Rei of sunshine
Rei Kikukawa spreads her wings from TV star to refugee
By Chris Betros
For someone who doesnt get much
of a chance to speak English, Rei Kikukawa does an excellent
job. The 27-year-old actress and TV personality is in peak
form for her first interview with English media. Her smile
is infectious and her manner charming as she sits down after
hosting her regular Sunday night NTV news program Bankisha.
Through her TV work, movies, event appearances, product endorsements
and now her two-year assignment as a special supporter for
the United Nations High Commissioner for Refugees (UNHCR),
Kikukawa has long been in the public eye.
Born in Saitama, she studied architecture, mathematics and
biology at Tokyo University. She was scouted one day while
shopping in Shinjuku. If I hadnt gone into showbiz,
I might have become a surgeon, she says. Kikukawa says
she wasnt very interested in social issues until 2002
when she became co-anchor of Bankisha. Even though many of
the topics on the show affect her deeply, Kikukawa tries to
remain professional, I try not to show my feelings.
My role is just to convey the facts without prejudice.
In January, she visited a huge refugee camp in Kenya for the
UNHCR. I thought that if I went there and saw the plight
of refugees, I could appeal to the younger generation in Japan,
she says. I felt sad when I left the camp. My feelings
just flowed out. More recently, she emceed a concert
at Suntory Hall to raise funds for tsunami relief.
Her newest project will be her stage debut in June in the
drama Goben no Tsubaki, a tale of revenge. Having already
appeared in three films (Double Deception, Gun Crazy and Godzilla:
Final Wars), Kikukawa would also like to further her career
in Hollywood, a desire heightened by her visit last year to
New Yorks famed Actors Studio and an interview with
Dean James Lipton. Id love to study there. The
theater and music world in New York is so exciting. I saw
Hugh Jackmans The Boy From Oz, and it was amazing.
For now, Kikukawas schedule remains full. Some days
begin as early as 5am, especially if she is filming a TV drama.
She credits a healthy lifestyle and positive thinking with
keeping her energy level up. If you have the will and
a goal, the energy comes. On her rare days off, she
enjoys hip-hop or jazz dancing and an occasional game of tennis.
Her ideal kind of man, she says, is someone who is honest
and has the ambition to go for his goals. It would be
a relationship that would make us both better people,
Kikukawa says. But, guys, youll stand a better chance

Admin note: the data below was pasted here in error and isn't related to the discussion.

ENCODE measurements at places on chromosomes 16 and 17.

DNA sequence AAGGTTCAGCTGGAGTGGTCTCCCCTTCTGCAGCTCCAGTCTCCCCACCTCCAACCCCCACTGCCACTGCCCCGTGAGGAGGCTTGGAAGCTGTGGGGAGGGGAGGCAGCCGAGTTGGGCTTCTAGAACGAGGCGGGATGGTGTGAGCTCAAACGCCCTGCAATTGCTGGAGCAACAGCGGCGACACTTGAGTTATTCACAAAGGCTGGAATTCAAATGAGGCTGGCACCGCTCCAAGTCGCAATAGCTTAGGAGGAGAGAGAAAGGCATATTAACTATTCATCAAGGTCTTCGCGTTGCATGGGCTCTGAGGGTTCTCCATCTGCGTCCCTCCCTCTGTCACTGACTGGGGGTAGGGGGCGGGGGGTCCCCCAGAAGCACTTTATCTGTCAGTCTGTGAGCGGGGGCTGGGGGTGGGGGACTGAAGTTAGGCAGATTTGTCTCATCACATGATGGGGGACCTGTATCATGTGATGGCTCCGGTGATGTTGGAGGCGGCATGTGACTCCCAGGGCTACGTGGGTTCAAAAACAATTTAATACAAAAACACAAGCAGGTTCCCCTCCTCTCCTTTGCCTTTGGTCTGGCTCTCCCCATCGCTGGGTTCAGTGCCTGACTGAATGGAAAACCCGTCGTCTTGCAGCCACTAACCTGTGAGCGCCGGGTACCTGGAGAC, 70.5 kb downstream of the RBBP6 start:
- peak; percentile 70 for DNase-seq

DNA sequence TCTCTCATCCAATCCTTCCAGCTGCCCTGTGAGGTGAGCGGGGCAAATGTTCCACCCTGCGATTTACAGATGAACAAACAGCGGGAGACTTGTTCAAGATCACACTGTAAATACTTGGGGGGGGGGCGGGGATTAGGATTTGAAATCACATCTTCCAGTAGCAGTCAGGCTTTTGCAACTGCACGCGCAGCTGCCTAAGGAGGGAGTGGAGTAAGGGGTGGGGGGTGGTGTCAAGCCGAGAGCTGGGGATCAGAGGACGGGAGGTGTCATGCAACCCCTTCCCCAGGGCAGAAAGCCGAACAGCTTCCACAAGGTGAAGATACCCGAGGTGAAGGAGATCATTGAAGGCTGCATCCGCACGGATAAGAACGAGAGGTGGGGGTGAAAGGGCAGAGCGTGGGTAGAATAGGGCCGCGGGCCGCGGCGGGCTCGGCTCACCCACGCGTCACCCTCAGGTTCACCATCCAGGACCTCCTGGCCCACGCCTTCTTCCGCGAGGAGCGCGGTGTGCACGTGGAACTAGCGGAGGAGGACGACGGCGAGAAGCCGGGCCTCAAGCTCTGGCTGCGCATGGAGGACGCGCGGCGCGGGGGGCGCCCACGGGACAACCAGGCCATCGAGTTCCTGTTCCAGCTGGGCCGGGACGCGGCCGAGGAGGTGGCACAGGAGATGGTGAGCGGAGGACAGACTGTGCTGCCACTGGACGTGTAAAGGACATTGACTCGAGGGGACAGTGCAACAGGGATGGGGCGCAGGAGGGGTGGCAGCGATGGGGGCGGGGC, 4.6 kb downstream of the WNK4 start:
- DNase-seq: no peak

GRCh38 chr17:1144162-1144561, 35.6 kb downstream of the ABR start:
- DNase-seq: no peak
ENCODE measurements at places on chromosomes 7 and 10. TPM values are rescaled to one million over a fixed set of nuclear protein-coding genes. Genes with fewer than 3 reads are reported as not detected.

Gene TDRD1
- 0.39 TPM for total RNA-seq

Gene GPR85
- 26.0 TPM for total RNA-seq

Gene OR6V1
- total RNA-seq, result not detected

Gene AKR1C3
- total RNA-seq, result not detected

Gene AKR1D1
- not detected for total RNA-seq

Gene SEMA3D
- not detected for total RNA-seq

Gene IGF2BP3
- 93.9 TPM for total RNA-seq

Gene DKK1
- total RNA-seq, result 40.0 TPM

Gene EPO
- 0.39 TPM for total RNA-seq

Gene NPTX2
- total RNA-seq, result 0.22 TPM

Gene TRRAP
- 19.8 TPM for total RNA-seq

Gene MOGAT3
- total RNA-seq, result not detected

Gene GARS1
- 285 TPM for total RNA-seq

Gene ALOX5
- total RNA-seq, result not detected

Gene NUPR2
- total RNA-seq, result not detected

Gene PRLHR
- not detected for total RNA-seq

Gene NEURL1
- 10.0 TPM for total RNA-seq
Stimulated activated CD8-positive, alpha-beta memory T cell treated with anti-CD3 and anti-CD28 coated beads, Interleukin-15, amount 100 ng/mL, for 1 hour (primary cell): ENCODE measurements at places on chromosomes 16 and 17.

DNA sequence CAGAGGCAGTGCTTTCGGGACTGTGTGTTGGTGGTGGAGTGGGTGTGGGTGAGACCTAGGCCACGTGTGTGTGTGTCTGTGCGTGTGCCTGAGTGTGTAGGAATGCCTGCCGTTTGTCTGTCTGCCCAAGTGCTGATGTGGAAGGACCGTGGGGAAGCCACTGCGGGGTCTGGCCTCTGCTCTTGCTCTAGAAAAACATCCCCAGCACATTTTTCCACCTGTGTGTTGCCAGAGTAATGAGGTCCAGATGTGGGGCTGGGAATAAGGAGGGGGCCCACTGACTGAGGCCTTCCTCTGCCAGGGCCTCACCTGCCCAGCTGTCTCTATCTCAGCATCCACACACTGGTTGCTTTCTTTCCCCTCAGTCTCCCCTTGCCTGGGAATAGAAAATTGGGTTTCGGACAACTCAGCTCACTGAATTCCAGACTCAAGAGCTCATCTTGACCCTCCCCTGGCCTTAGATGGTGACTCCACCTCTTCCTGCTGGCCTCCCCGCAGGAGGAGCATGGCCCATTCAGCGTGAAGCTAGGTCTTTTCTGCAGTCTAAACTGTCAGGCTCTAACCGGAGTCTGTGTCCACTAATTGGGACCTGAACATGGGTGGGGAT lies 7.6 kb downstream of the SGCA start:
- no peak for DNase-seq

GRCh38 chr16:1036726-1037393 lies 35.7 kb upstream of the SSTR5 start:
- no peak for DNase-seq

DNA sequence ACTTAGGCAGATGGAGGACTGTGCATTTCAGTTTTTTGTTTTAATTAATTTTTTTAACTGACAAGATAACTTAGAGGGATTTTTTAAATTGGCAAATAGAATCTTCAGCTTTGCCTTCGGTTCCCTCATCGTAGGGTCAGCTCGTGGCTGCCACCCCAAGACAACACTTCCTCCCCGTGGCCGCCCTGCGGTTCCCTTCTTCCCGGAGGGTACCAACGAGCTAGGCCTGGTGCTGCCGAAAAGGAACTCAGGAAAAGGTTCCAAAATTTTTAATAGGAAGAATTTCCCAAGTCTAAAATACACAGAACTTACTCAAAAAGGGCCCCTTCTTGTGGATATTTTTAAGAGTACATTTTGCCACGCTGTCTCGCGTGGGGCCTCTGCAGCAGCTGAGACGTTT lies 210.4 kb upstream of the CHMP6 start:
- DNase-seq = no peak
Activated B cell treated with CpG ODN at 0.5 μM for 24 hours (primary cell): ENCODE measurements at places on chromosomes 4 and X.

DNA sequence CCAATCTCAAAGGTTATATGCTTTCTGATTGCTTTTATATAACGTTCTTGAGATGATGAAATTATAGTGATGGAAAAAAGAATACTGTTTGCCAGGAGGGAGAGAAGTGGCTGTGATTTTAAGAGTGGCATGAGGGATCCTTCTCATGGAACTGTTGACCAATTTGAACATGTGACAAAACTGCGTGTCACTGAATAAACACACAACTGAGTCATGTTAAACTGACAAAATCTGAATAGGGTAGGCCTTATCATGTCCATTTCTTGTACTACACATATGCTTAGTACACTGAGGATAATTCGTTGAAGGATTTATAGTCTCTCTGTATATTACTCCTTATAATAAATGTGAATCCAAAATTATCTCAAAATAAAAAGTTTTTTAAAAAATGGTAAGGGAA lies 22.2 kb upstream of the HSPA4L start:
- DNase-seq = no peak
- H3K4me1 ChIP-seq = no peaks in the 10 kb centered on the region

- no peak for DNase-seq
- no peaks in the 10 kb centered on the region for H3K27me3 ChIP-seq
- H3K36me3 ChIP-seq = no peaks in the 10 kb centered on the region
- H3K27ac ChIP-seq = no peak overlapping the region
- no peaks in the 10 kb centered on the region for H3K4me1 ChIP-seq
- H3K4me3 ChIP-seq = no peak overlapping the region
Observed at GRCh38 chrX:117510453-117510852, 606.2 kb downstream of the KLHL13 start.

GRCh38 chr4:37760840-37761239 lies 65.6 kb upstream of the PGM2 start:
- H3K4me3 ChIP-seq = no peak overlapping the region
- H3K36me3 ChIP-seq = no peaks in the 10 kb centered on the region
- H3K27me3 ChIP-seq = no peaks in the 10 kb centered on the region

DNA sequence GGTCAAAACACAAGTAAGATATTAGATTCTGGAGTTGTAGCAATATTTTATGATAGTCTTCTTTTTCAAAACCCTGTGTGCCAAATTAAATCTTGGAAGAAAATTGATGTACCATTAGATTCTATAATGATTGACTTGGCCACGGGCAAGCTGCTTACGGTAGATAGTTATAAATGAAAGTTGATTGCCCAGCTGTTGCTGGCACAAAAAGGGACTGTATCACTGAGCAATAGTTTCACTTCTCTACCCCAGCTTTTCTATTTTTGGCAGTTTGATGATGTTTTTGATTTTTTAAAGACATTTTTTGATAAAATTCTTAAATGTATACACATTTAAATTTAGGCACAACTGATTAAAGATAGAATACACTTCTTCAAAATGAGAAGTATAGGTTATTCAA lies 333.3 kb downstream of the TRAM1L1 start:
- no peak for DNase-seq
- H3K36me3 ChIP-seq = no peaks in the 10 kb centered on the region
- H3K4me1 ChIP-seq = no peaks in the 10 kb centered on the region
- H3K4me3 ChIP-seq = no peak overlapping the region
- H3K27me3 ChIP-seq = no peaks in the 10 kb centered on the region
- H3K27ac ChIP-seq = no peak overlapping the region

if you love cheesecake and chocolates. Did you know
some chocolates are good for your health? I have a book that
says so, she jokes. And with that, Kikukawa is off to
record another program.
50 Years of Magic
Disney celebrates its California
Hyatt hosts a travel industry party to celebrate 50 years
of Disney California. Clockwise from top-left: TV announcer
Tomoyo Shibata with Mickey Mouse; Disneyland Resorts President
Matt Ouimet; Buzz Lightyear makes
an appearance; singers Marcie Dodd and Brian Brigham
Programmed for fun
With a background in television and film, Geoffrey Rice came
to Japan in 1990. Besides being the founding director of marketing
for Virgin Cinemas in Japan, he co-established the entertainment
production company Enjin Productions and last year directed
the pilot for a domestically produced situation comedy.
Where are you from?
Brockville, Ontario. Its a very pretty area. From our
living room window, I could look across the river and see
New York state.
What does Enjin Productions do?
We write, produce and direct original media content for TV
programs, DVDs, etc.
What are your latest projects?
We recently won a commission to create an HD (high definition)
educational program for junior high school students to teach
them the importance of copyrights. We are also currently producing
our second animation for NHKs popular long-running program
Minna no Uta.
How does the technology in your field in Japan compare
with that in North America?
Japan has clearly led the move to HD broadcasting and electronic
makers and has been the first to create low-cost HD cameras
for filmmakers. That being said, there are incredible developments
being made outside of Japan in high-end digital cinema cameras.
Any Canadian restaurants in Tokyo youd care to recommend?
Canada is so multicultural there really isnt a Canadian
cuisine and as far as I know, there are no Canadian restaurants
in Tokyo. Try the Maple Leaf bar in Shibuya.
What is the weirdest thing you have seen since youve
been in Japan?
Ive lost track. Thats what I love about this place.
I see weird stuff everyday.
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